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Writing Great Metaphoricals

This website is a gold mine. You will find a huge amount of information about metaphoricals, selected and designed to help you write better. You basically cannot find this information any where else. Utimately, I hope it changes the way you write and think about communication.

1. Work it

Raymond Chandler is famous for his vivid, creative metaphoricals.

The handrail was as cold and wet as a toad's belly.

I lit a cigarette. It tasted like a plumber's handkerchief. (Farewell, My Lovely; page 106 trade)

They're goofy, but also vivid and fun. Anyway, I was surprised by Chandler's talent for writing other metaphoricals – the ones you don't notice. He's on a boat leaving shore and moving away from town:

Scattered points of light drew together and became a jeweled bracelet laid out in the show window of the night. (page 242).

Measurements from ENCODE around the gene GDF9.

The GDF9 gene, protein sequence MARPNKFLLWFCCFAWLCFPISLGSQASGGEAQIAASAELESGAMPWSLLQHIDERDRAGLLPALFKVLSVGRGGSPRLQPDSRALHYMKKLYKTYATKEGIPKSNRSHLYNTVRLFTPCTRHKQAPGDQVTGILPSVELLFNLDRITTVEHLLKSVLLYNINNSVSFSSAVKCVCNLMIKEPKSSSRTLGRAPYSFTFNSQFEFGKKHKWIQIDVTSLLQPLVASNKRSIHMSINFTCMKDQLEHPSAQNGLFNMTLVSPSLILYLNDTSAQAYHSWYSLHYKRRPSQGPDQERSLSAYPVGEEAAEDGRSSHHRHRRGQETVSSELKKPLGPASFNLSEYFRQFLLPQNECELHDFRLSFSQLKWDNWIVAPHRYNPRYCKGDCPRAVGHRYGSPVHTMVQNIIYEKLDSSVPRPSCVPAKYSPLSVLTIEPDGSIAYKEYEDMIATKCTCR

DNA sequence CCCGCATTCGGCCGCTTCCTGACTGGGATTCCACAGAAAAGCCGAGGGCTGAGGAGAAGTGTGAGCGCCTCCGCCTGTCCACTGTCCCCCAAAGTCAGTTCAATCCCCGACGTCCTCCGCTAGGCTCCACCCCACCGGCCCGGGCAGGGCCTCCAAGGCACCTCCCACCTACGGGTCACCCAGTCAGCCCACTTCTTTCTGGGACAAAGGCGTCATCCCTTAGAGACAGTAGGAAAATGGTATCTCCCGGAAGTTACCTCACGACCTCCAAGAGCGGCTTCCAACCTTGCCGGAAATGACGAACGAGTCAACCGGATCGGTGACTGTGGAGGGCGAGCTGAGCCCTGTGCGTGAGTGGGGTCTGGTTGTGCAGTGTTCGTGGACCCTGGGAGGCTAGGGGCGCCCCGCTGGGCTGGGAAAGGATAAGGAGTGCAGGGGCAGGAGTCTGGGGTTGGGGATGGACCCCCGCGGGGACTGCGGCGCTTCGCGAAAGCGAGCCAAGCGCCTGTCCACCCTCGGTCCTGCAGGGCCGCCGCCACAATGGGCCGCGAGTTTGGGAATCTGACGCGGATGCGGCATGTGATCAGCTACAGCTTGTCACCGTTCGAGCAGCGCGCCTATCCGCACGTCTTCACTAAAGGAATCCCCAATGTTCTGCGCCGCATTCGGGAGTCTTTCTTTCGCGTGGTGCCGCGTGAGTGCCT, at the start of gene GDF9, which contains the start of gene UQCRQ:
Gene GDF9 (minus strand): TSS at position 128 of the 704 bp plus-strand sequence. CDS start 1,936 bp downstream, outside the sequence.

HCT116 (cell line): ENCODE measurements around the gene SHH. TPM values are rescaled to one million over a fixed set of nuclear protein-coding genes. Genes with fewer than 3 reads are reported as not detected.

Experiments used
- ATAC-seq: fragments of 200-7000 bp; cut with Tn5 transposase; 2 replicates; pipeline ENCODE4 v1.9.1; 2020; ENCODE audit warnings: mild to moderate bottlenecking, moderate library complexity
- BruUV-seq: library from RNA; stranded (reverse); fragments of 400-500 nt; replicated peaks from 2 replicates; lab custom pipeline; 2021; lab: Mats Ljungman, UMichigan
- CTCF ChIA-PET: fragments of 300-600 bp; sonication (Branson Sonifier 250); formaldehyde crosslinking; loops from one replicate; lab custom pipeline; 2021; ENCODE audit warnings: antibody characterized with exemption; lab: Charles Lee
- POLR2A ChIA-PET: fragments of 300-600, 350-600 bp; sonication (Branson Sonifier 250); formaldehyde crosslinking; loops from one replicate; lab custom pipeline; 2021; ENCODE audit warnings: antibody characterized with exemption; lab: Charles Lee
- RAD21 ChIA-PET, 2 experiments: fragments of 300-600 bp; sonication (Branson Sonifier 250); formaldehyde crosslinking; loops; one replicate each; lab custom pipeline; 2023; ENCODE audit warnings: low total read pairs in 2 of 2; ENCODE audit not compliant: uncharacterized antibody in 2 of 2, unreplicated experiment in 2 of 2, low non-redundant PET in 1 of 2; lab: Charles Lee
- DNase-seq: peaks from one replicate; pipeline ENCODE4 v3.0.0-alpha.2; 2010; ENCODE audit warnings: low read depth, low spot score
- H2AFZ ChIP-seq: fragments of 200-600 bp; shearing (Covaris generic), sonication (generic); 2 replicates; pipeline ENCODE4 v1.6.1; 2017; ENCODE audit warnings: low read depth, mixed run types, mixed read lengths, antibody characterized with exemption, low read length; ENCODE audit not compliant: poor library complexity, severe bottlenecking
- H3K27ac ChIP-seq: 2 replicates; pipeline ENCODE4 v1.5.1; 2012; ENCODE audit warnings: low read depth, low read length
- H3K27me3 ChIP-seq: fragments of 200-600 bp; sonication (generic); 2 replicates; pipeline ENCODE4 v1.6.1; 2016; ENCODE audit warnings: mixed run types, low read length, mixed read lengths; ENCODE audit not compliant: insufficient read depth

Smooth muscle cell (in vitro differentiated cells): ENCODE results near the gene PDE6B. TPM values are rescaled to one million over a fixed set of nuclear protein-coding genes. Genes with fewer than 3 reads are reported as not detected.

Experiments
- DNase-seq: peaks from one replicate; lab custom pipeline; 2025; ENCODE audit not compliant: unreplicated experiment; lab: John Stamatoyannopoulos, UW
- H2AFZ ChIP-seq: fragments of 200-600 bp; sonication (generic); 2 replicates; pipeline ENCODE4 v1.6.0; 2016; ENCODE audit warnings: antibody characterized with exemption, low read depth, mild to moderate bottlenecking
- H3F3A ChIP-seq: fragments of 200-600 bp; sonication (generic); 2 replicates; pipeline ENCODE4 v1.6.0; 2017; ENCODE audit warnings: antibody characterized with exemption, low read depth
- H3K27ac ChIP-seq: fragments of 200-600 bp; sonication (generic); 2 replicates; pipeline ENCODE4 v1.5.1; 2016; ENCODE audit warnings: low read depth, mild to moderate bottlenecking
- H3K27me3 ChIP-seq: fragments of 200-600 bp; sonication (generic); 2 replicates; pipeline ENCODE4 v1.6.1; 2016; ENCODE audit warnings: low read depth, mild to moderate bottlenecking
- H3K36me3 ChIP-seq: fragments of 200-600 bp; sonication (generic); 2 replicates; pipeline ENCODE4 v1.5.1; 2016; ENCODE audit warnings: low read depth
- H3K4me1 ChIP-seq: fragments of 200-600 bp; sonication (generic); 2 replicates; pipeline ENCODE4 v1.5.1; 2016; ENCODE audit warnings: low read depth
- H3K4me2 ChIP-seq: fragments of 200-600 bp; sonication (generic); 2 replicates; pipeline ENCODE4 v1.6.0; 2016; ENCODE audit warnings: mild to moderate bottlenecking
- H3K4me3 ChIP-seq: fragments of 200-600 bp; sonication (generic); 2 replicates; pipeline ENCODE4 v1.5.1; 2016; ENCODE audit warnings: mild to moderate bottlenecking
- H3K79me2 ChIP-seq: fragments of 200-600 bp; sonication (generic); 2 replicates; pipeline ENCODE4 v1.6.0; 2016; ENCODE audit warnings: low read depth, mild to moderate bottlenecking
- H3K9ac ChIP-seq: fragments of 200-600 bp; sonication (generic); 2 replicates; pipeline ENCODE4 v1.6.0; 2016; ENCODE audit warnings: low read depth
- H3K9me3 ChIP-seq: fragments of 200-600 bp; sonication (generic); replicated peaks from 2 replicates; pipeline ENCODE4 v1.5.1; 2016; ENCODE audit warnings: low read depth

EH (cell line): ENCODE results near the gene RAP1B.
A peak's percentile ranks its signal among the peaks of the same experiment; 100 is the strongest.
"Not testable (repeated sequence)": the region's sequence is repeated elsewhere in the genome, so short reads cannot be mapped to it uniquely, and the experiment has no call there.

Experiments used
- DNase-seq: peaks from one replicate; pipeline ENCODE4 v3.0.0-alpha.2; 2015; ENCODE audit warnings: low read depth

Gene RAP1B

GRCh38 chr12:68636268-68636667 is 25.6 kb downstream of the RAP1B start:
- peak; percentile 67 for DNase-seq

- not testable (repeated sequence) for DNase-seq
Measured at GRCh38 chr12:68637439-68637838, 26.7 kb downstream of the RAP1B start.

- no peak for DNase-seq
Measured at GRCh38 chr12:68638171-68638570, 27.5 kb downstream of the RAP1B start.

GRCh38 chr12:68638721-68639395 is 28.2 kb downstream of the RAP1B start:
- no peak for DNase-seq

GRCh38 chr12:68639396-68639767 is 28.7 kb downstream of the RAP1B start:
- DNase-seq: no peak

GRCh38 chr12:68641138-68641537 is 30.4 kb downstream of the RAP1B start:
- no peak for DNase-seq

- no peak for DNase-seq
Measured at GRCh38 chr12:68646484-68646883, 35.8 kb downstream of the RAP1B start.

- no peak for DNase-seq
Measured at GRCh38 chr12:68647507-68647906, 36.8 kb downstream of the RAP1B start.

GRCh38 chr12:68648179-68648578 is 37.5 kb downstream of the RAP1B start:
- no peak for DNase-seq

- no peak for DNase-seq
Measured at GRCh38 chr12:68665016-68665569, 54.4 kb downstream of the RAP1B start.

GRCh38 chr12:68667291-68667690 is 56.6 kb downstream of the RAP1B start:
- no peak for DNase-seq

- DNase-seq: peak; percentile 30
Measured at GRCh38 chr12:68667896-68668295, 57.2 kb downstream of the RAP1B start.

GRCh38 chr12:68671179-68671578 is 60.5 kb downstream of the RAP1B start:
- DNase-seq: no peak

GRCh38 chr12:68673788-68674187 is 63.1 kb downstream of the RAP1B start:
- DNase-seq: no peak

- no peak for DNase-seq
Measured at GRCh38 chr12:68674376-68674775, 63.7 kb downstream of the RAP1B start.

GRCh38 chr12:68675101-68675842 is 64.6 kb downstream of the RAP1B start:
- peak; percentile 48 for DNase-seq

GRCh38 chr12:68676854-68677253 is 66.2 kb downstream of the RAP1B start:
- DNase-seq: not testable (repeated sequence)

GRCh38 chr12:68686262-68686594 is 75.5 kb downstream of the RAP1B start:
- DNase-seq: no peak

That's a really pretty metaphor.

I felt nasty, as if I had picked a poor man's pocket. (page 136)

That's good simile, helping the reader feel what the character is feeling. Chandler also had good variety in format, which should be common but isn't.

Why? Chandler was constantly looking for metaphoricals and thinking about their presentation. By working at them, he became good at them.

That's my experience too. So my first piece of advice is simple yet the most important:

Work at writing metaphoricals.

I will give you tools to help you work on metaphoricals. So keep reading.

By the way, I define "metaphorical" as describing one thing using a second thing. Similes and metaphors are the most obvious examples. (Definitions on this topic are a swamp and poorly suited for giving writing advice, so you will at least temporarily hae to tolerate mine.)

There are four steps to creating a good metaphorical.

  1. Realizing a metaphorical is wanted/needed.
  2. Thinking of that metaphorical.
  3. Checking that metaphorical.
  4. Finding the best format.
It's easy to focus on only that second step, which I don't actually have a lot of suggestions for. (And my best suggestion is . . . practice.) But the other three are important too. It's a process and a skill.